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Afridiziak’s resident blogger, Joseph Rowe, is a student at Birmingham School of Acting. In his second blog for Afridiziak’s Theatre News we learn about his experience of find his casting.

Back to School and Finding Your Casting

quotation marksIt has been an interesting term so far, upon the return of drama school, and it being the third year therefore my future now becoming a reality. I am asked to consider what my actual casting is.

I had never been too bothered about that, and simply focused on the job in hand, which was successfully achieving any character that I was working on at a time. Because so far that’s what my training has been about, bettering myself as an actor, finding challenges and pushing myself. But now has come the time in my training when this knowledge will help me understand my strengths, and allow me to create a portfolio of speeches and songs for auditions that help to represent me as an actor and a person. Long gone are the days where I was happy to grab any old play and say “That’s a nice speech, I’ll do it!” Now I have to spend hours on end rummaging through plays to find one that suits my casting, very frustrating.

So we were asked what parts can or should we play? It would be nice to think that with the wonders of acting, we could use our training and achieve any character we wanted, but that is just not the case some people just have a certain look, and suit certain parts, some people are more diverse and some people have specific casting.

So we took it one by one, we stand in the middle of the room and everyone observes, they feed back on what they think of your appearance and vocal/speech qualities etc, I personally felt a little exposed, something slightly unnerving about having a room full of people analyse you in such detail.

But the detail was fascinating, how some people have much more intensity in the eyes than others, how some people naturally ooze vulnerability or confidence. How some people hold focus and status without even moving or speaking. On the contrary how someone who physically lacks status can vocally own a room. The observations were endless. Before then I didn’t have a clear opinion on what kind of guy I am, or the type of roles I should be playing. It was interesting to have people tell you things you might never have known. I heard things I had never considered about myself. It was insightful to know the first impressions that are usually formed when a person initially sees and hears you. It’s valuable because it highlights individual strengths, for a young actor starting out, with relatively little experience, it good to know what you can offer and do well at the click of a finger.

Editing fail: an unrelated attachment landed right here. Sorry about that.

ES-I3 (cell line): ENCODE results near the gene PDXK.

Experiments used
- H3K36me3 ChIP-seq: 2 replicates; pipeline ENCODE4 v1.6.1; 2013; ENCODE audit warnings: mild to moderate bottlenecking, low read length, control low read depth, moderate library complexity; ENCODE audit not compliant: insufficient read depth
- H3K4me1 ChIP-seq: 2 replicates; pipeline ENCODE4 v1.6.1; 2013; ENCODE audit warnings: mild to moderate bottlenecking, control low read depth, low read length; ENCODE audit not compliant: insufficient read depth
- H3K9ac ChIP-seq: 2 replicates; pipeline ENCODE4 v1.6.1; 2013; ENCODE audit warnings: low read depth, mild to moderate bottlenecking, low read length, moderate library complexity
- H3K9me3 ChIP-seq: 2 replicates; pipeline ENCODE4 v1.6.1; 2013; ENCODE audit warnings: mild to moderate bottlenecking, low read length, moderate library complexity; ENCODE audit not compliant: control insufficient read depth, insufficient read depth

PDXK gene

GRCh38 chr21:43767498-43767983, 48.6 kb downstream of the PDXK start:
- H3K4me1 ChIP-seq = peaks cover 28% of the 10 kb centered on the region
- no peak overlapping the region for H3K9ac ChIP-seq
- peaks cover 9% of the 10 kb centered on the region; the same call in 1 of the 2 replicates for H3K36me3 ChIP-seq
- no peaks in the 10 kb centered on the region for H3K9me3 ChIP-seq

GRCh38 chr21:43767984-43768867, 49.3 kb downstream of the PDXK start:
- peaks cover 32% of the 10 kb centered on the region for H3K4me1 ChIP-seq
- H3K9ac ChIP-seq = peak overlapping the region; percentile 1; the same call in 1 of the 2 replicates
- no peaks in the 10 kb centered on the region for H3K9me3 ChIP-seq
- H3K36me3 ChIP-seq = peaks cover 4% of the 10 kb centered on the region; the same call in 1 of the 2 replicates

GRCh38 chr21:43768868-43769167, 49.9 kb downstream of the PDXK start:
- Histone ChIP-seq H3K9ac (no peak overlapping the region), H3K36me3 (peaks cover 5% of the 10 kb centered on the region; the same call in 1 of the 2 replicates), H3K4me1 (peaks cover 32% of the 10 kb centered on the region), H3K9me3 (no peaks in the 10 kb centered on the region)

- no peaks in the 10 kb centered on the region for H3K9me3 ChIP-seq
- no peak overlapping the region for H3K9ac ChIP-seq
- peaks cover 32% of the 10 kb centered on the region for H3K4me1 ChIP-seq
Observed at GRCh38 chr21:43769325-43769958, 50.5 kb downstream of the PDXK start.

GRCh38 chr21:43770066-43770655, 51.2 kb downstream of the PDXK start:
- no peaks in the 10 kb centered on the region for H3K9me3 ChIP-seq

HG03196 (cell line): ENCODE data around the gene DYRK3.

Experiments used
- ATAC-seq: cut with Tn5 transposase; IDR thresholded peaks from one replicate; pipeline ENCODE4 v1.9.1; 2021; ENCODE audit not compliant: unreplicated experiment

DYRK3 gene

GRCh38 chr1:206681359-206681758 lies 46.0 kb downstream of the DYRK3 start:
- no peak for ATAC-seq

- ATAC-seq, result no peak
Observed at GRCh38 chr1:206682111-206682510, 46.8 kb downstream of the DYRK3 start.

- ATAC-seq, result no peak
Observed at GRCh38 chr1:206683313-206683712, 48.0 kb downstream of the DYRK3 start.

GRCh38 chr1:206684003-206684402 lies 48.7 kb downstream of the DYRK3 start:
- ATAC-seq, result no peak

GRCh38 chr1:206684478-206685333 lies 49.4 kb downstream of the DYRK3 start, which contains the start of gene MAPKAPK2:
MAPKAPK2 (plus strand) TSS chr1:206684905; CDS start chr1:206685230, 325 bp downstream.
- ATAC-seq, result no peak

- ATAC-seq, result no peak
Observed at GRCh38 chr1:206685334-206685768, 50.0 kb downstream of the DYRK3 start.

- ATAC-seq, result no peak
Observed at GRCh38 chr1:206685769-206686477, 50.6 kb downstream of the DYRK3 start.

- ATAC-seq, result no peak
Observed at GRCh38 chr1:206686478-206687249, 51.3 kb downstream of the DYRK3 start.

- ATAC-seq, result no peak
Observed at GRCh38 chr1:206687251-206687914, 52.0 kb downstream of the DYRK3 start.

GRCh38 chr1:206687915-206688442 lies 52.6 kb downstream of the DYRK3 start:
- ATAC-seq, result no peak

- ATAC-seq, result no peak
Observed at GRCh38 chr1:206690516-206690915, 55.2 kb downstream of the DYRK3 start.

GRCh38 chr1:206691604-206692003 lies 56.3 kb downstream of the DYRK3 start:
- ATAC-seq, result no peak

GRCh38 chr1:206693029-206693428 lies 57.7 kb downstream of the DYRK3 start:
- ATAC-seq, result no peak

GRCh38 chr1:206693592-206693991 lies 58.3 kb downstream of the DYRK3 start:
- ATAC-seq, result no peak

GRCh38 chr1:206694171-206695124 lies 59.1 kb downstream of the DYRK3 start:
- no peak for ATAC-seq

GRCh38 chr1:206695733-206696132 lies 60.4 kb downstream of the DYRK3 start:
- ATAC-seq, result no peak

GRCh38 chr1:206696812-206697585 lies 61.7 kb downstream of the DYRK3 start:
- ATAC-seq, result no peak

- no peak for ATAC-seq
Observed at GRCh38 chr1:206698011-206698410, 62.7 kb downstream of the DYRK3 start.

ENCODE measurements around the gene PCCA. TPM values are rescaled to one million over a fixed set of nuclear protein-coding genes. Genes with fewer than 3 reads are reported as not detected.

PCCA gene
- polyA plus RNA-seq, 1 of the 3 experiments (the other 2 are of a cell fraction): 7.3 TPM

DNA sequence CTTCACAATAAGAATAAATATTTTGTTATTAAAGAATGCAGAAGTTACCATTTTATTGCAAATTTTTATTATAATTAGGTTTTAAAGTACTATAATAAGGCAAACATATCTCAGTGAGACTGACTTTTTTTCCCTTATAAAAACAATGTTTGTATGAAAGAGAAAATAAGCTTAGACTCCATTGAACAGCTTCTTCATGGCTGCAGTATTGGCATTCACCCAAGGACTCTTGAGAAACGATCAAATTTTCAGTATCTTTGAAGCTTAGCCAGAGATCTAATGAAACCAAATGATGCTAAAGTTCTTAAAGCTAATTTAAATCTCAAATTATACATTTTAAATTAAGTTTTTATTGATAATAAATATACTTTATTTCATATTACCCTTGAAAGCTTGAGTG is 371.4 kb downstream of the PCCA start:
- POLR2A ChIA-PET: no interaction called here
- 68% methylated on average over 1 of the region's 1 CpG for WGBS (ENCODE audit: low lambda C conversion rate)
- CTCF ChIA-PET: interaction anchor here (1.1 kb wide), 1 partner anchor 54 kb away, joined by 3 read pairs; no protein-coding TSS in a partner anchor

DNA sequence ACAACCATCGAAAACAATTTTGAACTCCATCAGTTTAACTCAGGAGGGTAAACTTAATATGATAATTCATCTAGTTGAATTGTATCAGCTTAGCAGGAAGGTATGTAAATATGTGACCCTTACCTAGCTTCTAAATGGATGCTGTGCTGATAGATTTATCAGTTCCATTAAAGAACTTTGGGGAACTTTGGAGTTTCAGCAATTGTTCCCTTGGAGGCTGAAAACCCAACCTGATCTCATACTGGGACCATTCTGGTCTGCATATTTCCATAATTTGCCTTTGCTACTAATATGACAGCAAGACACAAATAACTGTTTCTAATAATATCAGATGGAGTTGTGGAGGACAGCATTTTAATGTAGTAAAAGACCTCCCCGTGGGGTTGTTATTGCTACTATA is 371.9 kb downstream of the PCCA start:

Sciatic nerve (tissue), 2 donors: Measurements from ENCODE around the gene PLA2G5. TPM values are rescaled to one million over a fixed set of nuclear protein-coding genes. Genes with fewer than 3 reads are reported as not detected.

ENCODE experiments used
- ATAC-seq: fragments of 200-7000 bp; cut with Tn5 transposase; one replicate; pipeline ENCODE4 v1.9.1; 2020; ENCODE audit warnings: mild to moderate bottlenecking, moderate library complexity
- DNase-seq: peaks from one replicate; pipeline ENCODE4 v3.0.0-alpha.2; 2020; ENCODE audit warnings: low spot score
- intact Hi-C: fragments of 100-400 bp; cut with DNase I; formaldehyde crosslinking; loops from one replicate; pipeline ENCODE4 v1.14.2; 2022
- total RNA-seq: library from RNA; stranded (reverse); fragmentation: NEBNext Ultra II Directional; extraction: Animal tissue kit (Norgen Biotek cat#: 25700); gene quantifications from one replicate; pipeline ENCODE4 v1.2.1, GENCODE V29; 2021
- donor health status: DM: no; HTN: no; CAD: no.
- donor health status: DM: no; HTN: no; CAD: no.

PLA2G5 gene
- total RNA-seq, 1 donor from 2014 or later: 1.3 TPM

On the other hand it allows you to be aware of what you may need to manipulate in order to potentially be viewed as someone else, which you may need to do if you were going for a role against your typical casting.

quotation marksIt was as much a lesson on casting as it was on how our physical and vocal characteristics have a huge impact on how we are perceived not just as actors, but people.

Joseph Rowe is starring in The American Clock by Arthur Miller, directed by Lise Olson at The Crescent Theatre (studio), Birmingham from 22nd - 25th Oct 2008.

| tell a friend send to a friend | last edited Monday, January 19, 2009 1:00
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